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Nov 18, 2009 1:37 PMPublication: The Southampton Press

Southampton Town Board members mum on budget amendments

Nov 18, 2009 1:37 PM

Within days of the Southampton Town Board’s scheduled adoption of a 2010 budget, Supervisor-elect Anna Throne-Holst on Tuesday proposed a number of sweeping amendments to the plan put forth by outgoing Supervisor Linda Kabot, restoring some jobs slated to be cut, cutting others, and increasing overall spending and revenue estimates.

The amendments would raise town spending to $79.3 million next year, $1.33 million more than the $78 million budget proposed by Ms. Kabot. They would also restore many cuts to staffing and materials included in the Kabot plan. The extra spending, according to the proposed amendments, would be offset by estimated revenue increases and savings from a planned restructuring of the town’s administration.

An increase in Cablevision franchise fees and building permit fees would bring in about $400,000—$250,000 of that in franchise fees that would be used to restore cuts in staff and services proposed to be made to human services and the Youth Bureau next year. Ms. Throne-Holst is also predicting $250,000 more in mortgage tax revenue than Ms. Kabot’s budget counts on.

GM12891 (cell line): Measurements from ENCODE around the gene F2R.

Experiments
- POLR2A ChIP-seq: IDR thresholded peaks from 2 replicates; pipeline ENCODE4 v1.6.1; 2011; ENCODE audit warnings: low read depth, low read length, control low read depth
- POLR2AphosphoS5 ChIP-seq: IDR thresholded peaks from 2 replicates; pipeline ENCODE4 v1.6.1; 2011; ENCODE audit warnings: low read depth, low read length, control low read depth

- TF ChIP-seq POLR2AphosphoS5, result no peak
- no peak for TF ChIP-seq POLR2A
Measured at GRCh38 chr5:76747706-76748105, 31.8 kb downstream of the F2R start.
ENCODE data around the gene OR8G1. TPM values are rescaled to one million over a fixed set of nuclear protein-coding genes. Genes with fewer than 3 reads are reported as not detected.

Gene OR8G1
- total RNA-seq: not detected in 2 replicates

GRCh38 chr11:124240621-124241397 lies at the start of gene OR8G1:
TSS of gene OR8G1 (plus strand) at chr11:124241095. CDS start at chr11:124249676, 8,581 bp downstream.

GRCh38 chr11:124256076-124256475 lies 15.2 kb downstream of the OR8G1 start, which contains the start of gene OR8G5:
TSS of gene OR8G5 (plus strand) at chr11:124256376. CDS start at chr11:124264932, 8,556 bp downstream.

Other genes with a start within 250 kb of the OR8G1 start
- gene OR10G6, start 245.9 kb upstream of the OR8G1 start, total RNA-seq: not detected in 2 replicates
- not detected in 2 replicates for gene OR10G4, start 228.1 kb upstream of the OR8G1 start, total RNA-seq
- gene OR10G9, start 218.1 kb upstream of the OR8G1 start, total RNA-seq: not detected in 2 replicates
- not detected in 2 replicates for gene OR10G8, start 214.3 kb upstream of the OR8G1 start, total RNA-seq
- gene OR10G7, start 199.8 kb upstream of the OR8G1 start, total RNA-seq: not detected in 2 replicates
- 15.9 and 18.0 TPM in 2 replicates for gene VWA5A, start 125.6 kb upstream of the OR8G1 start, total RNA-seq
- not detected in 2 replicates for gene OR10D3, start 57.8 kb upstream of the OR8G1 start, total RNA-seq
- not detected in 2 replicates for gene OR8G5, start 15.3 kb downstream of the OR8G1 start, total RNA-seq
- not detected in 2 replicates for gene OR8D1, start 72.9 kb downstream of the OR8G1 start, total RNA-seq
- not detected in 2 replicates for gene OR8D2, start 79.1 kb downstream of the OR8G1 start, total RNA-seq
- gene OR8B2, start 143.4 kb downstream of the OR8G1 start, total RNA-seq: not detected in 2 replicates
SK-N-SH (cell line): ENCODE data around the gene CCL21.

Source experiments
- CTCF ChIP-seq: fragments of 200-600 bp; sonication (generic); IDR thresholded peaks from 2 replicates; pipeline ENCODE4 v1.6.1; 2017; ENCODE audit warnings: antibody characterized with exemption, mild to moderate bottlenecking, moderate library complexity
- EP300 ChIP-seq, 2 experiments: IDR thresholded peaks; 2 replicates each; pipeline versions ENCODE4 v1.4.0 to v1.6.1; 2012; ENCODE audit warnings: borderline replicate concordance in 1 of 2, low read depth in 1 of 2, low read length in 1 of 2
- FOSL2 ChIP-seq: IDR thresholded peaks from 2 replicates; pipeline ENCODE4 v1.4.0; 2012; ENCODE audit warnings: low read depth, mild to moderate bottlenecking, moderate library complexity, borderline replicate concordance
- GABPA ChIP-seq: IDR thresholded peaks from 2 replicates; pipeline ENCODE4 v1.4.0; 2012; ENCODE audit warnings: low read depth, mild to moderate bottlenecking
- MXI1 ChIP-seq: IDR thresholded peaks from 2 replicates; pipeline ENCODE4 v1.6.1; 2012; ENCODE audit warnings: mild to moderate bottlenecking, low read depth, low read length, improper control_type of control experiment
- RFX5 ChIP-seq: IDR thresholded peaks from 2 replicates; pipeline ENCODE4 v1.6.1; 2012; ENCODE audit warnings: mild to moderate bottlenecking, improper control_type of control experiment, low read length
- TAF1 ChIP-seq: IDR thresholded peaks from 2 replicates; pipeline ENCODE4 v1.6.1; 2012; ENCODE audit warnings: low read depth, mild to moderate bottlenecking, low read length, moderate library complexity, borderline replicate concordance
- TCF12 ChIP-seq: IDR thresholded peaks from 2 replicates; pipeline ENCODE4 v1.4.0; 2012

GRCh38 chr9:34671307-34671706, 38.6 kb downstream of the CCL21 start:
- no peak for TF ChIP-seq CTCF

And the supervisor-elect’s plan anticipates $600,000 in savings through the elimination of four department head positions after a restructuring—although Ms. Throne-Holst has not said which positions are being considered for elimination.

The Town Board is due to approve a budget at its meeting on Friday, November 20.

Council members this week remained mum on the proposed amendments, which were discussed in public for the first time during a special meeting on Tuesday.

Though briefed about the amendments by Ms. Throne-Holst earlier in the week, Councilwoman Sally Pope, who lost her bid for reelection earlier this month, refused to discuss the proposals when asked about them on Tuesday. “I’m not going to talk about it,” Ms. Pope said.

Councilman Christopher Nuzzi, who succeeded in being reelected on November 3, and Councilwoman Nancy Graboski did not return calls for comment.

Ms. Kabot said she and Ms. Graboski were not briefed on the proposed amendments before Tuesday’s meeting, though Ms. Throne-Holst began lobbying other Town Board members on the amendments over a week ago.

“It bothers me that she did not talk to Nancy Graboski,” Ms. Kabot said. “To go around a fellow board member who is going to vote this year and the next two years is not a good policy ... There should have been more of an inclusionary process.”

The proposed amendments, if adopted, would constitute a departure from the staffing changes proposed in the Kabot plan. Among them is the retention of 15 of the 44 employees who faced layoffs next year, at a cost of $600,000 and the allocation of $200,000 for utilities at the town animal shelter, which is expected to be taken over by a private foundation next year. Another nine of the employees facing layoffs were employed at the animal shelter and will have a chance to be hired by the private company that takes over its operation in January.

Ms. Kabot has said that her budget proposal, which does not include any direct appropriations for the shelter, sets aside $200,000 that she expects to be spent on the shelter.